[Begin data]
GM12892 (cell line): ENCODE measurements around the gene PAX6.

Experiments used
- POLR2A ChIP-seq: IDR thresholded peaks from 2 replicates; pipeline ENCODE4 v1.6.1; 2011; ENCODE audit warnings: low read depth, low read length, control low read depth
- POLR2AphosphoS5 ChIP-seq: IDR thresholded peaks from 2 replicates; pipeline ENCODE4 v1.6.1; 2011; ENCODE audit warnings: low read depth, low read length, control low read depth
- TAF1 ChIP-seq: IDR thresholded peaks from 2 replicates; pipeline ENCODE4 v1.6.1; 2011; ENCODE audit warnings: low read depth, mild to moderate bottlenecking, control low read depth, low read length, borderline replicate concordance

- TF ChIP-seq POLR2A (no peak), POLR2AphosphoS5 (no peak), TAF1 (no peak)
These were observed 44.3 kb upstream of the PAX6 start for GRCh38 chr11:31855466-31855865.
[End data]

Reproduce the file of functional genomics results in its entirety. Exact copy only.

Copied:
GM12892 (cell line): ENCODE measurements around the gene PAX6.

Experiments used
- POLR2A ChIP-seq: IDR thresholded peaks from 2 replicates; pipeline ENCODE4 v1.6.1; 2011; ENCODE audit warnings: low read depth, low read length, control low read depth
- POLR2AphosphoS5 ChIP-seq: IDR thresholded peaks from 2 replicates; pipeline ENCODE4 v1.6.1; 2011; ENCODE audit warnings: low read depth, low read length, control low read depth
- TAF1 ChIP-seq: IDR thresholded peaks from 2 replicates; pipeline ENCODE4 v1.6.1; 2011; ENCODE audit warnings: low read depth, mild to moderate bottlenecking, control low read depth, low read length, borderline replicate concordance

- TF ChIP-seq POLR2A (no peak), POLR2AphosphoS5 (no peak), TAF1 (no peak)
These were observed 44.3 kb upstream of the PAX6 start for GRCh38 chr11:31855466-31855865.